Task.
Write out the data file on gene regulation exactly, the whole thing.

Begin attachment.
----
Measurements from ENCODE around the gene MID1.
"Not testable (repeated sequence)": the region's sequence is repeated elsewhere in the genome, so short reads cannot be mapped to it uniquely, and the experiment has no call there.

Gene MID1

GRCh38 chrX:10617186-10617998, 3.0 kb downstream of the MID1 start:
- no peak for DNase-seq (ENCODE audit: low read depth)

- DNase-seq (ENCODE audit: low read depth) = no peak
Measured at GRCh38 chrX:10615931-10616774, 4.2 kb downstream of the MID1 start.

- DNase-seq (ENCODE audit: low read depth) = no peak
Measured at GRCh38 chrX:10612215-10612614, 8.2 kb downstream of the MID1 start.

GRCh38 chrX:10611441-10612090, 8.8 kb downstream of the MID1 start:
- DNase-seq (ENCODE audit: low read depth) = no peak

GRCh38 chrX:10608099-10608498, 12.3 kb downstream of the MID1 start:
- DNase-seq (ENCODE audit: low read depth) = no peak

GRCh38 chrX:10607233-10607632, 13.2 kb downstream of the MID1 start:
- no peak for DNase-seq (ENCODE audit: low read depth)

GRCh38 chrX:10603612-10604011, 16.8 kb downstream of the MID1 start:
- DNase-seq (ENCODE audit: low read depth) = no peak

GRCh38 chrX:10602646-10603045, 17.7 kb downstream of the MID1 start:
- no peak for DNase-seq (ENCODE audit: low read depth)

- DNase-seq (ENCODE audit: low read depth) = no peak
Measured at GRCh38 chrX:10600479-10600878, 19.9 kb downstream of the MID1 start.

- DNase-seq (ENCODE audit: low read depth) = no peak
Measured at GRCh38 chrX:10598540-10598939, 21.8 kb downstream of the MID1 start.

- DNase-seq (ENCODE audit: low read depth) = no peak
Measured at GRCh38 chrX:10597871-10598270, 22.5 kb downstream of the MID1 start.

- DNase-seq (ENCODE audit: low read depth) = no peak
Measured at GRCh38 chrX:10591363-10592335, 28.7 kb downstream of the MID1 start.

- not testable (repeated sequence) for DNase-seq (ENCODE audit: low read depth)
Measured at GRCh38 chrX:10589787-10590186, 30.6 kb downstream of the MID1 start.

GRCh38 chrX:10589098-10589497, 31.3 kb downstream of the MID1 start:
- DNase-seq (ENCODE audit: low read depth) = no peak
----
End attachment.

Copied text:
Measurements from ENCODE around the gene MID1.
"Not testable (repeated sequence)": the region's sequence is repeated elsewhere in the genome, so short reads cannot be mapped to it uniquely, and the experiment has no call there.

Gene MID1

GRCh38 chrX:10617186-10617998, 3.0 kb downstream of the MID1 start:
- no peak for DNase-seq (ENCODE audit: low read depth)

- DNase-seq (ENCODE audit: low read depth) = no peak
Measured at GRCh38 chrX:10615931-10616774, 4.2 kb downstream of the MID1 start.

- DNase-seq (ENCODE audit: low read depth) = no peak
Measured at GRCh38 chrX:10612215-10612614, 8.2 kb downstream of the MID1 start.

GRCh38 chrX:10611441-10612090, 8.8 kb downstream of the MID1 start:
- DNase-seq (ENCODE audit: low read depth) = no peak

GRCh38 chrX:10608099-10608498, 12.3 kb downstream of the MID1 start:
- DNase-seq (ENCODE audit: low read depth) = no peak

GRCh38 chrX:10607233-10607632, 13.2 kb downstream of the MID1 start:
- no peak for DNase-seq (ENCODE audit: low read depth)

GRCh38 chrX:10603612-10604011, 16.8 kb downstream of the MID1 start:
- DNase-seq (ENCODE audit: low read depth) = no peak

GRCh38 chrX:10602646-10603045, 17.7 kb downstream of the MID1 start:
- no peak for DNase-seq (ENCODE audit: low read depth)

- DNase-seq (ENCODE audit: low read depth) = no peak
Measured at GRCh38 chrX:10600479-10600878, 19.9 kb downstream of the MID1 start.

- DNase-seq (ENCODE audit: low read depth) = no peak
Measured at GRCh38 chrX:10598540-10598939, 21.8 kb downstream of the MID1 start.

- DNase-seq (ENCODE audit: low read depth) = no peak
Measured at GRCh38 chrX:10597871-10598270, 22.5 kb downstream of the MID1 start.

- DNase-seq (ENCODE audit: low read depth) = no peak
Measured at GRCh38 chrX:10591363-10592335, 28.7 kb downstream of the MID1 start.

- not testable (repeated sequence) for DNase-seq (ENCODE audit: low read depth)
Measured at GRCh38 chrX:10589787-10590186, 30.6 kb downstream of the MID1 start.

GRCh38 chrX:10589098-10589497, 31.3 kb downstream of the MID1 start:
- DNase-seq (ENCODE audit: low read depth) = no peak